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This Week in Aboriginal History: Cabrillo embarks on West Coast exploration

By Carl A. Ellis, Friday, June 29, 2018

June 22, 1763: At the outbreak of the Seven Years War, colonists from west Pennsylvania had fled to safety at Fort Pitt (present-day Pittsburg). When the fort is attacked, the Indians find it too well fortified to take by force, but keep it under siege throughout the month.  

June 23, 1704: James Moore, former governor of South Carolina, leads a force of 50 British and 1,000 Creek Indians in attacks against Spanish settlements. In an attack on a mission in Northwestern Florida, they take many Indians as slaves and kill Father Manuel de Mendoza.  

June 24, 1832: The Supreme Court rules that the Rev. Samuel Worcester, convicted of living and working among the Cherokees without a permit or oath of allegiance to the state of Georgia, unfairly attempted to exercise control over the Indians contrary to federal law and treaties.

The court eventually strikes down most of the anti-Indian laws passed by Georgia, including those seizing their lands and nullifying tribal law. Before the trail, President Andrew Jackson officially states he has no intention of supporting the Cherokees over the state of Georgia.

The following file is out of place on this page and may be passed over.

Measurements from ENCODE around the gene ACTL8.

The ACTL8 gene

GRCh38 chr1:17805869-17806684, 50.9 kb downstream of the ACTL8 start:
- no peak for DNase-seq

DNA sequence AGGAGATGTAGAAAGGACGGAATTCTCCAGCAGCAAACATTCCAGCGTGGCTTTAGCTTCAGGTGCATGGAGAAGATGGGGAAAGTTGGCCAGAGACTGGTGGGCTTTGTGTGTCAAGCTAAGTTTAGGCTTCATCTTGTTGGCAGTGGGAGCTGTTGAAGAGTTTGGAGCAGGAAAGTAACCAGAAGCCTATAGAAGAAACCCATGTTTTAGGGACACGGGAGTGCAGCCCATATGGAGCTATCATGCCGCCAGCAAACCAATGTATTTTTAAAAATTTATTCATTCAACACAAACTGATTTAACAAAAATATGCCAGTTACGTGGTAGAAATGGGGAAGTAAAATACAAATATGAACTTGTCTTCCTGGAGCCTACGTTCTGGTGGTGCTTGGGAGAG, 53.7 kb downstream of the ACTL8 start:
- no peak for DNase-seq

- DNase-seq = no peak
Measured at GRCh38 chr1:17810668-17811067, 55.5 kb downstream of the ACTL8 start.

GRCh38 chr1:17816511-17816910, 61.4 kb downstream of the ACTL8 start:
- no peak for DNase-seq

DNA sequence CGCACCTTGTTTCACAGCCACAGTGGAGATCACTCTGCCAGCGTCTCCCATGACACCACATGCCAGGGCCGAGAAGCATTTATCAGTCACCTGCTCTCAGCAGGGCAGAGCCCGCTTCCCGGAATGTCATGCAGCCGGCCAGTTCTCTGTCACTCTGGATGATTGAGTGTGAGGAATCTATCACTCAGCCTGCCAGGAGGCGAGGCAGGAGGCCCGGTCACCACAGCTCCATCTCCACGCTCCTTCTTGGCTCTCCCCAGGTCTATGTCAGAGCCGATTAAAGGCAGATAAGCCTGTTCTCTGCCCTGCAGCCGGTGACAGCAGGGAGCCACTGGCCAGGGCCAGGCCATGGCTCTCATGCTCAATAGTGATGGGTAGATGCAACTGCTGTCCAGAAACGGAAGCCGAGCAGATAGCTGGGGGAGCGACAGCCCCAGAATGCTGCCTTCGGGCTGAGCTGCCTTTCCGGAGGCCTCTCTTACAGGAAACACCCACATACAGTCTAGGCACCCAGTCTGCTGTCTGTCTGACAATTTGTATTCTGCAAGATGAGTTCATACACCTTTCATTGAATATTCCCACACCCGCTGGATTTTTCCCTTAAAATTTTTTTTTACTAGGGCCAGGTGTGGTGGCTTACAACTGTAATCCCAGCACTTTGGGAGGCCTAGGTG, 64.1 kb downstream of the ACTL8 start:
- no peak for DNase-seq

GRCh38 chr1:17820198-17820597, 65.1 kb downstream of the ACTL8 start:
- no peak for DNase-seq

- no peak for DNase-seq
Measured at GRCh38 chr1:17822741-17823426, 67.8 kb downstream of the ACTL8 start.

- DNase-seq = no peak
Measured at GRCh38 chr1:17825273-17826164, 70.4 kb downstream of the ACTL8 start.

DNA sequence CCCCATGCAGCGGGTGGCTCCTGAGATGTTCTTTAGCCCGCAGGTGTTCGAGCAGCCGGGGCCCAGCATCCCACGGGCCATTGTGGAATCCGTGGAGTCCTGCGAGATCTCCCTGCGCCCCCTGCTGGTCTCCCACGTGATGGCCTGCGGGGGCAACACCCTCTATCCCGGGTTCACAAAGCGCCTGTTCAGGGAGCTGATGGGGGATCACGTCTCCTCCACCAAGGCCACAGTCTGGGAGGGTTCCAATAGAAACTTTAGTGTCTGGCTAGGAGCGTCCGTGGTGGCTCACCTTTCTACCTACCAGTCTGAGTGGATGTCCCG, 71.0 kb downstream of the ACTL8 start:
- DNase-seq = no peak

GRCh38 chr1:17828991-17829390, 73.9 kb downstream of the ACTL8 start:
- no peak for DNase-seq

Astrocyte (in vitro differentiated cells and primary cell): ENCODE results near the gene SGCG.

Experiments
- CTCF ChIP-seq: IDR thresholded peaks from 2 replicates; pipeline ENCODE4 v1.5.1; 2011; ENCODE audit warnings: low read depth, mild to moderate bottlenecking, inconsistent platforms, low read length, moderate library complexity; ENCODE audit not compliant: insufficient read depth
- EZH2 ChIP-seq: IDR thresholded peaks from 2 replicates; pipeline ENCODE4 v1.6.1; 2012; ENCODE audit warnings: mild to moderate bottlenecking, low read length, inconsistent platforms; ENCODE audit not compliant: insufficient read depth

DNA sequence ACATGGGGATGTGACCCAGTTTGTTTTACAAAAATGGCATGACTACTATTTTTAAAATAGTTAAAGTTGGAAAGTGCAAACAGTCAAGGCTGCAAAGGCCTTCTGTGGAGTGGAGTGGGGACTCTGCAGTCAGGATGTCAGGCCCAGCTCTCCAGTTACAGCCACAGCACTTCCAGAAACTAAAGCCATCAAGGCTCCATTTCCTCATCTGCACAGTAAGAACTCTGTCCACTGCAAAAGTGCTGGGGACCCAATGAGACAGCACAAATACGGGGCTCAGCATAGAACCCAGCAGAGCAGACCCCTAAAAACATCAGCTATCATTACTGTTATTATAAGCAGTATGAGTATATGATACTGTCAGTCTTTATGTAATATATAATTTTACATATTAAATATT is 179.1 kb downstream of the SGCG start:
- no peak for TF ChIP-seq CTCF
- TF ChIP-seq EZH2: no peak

“John Marshall has rendered his decision; now let him enforce it,” Jackson said. He ignored the Supreme Court ruling and continued to move Cherokees out of the south and into Indian Territory.

June 25, 1876: Lakota and Cheyenne warriors annihilate Col. George Custer and his troops in the Battle of Little Big Horn. It’s a significant defeat for the U.S. Army, which reports the loss from Custer’s command of 13 officers, 189 enlisted men and four civilians.

June 26, 1791: Negotiators led by William Blount, superintendent of Indian Affairs for the Southern District of the United States, begin work on the Treaty of Holston, which establishes terms with the Cherokee people. The treaty, signed July 2, establishes perpetual peace and friendship between the United States and the Cherokees.

June 27, 1542: Juan Cabrillo leaves Mexico to explore the Pacific Coast. Cabrillo will be the first European to land in San Diego Bay and will go as far north as the Rogue River in Oregon.

June 28, 1878: Tambiago, a Bannock Indian, is hanged at the Idaho Territorial Prison. He was convicted of killing an unsuspecting white man delivering cattle to the Fort Hall Indian Agency in Idaho. The random killing was the result of frustration over food shortages and a perceived lack of respect for treaty provisions caused by the presence of military and settlers in Indian areas.


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